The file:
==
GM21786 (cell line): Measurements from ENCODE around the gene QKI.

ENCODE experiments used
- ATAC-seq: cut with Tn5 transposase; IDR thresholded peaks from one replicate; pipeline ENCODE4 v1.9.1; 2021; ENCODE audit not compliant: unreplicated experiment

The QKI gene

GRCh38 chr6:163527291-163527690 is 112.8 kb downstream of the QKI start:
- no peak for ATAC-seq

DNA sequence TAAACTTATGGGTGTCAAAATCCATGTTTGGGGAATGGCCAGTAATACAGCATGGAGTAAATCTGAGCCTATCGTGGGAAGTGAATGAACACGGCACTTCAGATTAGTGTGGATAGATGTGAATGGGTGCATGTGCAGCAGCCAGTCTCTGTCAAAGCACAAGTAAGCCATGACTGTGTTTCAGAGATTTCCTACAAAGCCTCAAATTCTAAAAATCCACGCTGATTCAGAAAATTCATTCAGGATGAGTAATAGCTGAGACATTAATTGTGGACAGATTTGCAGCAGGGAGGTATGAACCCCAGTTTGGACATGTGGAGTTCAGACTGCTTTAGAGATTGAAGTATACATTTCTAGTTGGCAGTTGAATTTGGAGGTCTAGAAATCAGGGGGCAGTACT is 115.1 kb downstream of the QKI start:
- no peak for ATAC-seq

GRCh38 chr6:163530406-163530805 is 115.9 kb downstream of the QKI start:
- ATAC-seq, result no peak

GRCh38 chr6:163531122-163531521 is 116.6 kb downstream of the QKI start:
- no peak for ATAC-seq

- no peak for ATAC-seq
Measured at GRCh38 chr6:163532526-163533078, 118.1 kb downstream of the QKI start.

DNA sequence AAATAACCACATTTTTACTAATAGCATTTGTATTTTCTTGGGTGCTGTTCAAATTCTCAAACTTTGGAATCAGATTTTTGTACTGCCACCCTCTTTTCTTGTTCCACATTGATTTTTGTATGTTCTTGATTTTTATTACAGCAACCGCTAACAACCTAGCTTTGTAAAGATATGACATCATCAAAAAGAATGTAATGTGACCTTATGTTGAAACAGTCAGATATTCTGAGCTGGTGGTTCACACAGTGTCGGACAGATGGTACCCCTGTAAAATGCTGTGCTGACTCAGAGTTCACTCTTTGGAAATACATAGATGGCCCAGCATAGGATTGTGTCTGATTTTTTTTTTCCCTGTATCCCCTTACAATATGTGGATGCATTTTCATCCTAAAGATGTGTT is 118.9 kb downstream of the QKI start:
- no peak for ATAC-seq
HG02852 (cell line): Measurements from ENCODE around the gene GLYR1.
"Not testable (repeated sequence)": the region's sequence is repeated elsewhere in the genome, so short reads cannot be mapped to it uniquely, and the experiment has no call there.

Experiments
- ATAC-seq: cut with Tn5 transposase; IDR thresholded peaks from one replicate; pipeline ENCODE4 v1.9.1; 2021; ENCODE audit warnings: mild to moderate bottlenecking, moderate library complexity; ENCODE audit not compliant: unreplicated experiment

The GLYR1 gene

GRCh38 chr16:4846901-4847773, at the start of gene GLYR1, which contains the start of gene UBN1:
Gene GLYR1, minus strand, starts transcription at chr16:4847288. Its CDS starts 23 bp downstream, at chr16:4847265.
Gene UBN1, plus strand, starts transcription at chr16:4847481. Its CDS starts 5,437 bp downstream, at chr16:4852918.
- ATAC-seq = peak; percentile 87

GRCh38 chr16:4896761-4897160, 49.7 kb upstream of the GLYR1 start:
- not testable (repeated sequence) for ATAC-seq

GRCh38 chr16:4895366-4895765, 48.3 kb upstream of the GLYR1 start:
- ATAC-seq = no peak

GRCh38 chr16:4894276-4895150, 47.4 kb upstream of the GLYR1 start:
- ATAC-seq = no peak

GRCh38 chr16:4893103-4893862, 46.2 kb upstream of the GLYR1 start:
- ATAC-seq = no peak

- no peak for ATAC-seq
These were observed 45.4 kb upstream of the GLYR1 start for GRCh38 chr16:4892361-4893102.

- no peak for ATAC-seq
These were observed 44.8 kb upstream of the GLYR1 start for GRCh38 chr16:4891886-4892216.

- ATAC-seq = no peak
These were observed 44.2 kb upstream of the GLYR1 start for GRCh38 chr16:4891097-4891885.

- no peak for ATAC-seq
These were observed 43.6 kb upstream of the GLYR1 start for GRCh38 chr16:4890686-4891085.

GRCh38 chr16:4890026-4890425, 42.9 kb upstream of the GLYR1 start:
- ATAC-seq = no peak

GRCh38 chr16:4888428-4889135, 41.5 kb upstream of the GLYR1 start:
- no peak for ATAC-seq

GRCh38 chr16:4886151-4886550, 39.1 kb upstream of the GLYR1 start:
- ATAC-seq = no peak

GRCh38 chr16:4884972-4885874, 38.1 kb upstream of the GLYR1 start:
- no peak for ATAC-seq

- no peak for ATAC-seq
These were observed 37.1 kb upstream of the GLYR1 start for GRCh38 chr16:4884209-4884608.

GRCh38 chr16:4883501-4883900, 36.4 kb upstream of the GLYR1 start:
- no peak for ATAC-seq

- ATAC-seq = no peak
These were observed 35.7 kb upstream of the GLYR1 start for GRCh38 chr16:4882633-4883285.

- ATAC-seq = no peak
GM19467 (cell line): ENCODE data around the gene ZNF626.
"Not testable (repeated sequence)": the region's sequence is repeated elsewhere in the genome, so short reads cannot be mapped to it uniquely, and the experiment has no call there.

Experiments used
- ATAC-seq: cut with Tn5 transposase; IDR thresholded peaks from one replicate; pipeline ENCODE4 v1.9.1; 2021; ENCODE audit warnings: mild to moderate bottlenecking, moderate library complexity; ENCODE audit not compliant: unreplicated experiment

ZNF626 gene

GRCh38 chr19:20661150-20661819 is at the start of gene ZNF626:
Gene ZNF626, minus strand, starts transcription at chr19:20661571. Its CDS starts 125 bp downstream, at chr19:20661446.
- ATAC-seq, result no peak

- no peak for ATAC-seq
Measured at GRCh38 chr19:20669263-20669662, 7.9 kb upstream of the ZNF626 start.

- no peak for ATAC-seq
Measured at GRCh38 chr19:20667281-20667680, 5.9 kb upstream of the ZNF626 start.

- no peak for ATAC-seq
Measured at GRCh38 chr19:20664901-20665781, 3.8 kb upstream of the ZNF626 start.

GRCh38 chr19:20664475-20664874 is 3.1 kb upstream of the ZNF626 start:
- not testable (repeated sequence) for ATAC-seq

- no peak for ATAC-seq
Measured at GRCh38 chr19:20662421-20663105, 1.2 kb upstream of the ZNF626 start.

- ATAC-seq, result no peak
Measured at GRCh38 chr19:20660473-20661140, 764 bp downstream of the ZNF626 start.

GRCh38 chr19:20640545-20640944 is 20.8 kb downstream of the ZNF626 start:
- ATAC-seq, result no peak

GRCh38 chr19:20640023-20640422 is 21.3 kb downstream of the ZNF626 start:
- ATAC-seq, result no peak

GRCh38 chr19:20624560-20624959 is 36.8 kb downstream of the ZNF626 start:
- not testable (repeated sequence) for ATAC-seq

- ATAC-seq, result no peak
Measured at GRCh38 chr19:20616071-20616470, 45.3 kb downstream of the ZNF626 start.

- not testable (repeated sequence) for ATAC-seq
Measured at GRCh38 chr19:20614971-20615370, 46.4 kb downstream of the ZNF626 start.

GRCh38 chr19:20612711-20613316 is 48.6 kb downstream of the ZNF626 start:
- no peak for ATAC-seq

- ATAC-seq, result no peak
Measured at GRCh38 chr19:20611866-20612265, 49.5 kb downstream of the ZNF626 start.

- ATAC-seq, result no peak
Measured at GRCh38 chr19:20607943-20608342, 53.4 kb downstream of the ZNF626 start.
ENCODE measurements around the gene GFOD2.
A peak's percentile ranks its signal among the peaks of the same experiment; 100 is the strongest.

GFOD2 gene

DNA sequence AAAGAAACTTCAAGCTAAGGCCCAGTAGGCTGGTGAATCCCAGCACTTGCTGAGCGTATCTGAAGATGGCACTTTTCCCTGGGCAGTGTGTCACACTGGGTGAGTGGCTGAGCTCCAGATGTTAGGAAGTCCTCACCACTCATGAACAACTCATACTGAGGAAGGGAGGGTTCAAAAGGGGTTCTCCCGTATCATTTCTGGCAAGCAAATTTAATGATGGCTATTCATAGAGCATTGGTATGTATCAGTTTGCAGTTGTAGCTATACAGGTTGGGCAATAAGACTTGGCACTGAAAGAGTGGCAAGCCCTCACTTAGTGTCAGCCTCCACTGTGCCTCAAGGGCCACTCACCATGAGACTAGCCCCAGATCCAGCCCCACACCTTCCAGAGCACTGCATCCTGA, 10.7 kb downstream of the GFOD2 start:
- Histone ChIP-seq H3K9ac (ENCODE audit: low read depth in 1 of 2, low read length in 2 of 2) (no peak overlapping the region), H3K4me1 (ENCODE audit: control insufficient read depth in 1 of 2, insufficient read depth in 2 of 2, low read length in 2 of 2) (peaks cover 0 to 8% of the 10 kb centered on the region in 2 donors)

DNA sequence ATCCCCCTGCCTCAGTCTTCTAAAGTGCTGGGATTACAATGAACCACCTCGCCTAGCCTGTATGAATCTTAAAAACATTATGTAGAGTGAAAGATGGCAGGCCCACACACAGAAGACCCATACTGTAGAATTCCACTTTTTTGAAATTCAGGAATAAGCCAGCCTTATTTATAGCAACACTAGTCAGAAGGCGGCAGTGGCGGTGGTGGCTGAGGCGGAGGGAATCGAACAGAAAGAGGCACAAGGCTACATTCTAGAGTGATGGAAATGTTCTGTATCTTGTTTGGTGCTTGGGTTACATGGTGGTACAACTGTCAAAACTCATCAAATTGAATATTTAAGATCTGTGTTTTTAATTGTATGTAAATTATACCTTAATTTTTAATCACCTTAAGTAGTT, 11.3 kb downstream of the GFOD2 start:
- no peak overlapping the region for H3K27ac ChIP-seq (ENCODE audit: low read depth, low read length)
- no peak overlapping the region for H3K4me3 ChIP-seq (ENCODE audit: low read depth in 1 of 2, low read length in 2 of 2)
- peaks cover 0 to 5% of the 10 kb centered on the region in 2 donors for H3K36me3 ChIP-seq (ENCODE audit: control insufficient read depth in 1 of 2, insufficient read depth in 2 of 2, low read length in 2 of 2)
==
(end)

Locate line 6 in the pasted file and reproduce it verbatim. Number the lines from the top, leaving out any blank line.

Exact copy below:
- no peak for ATAC-seq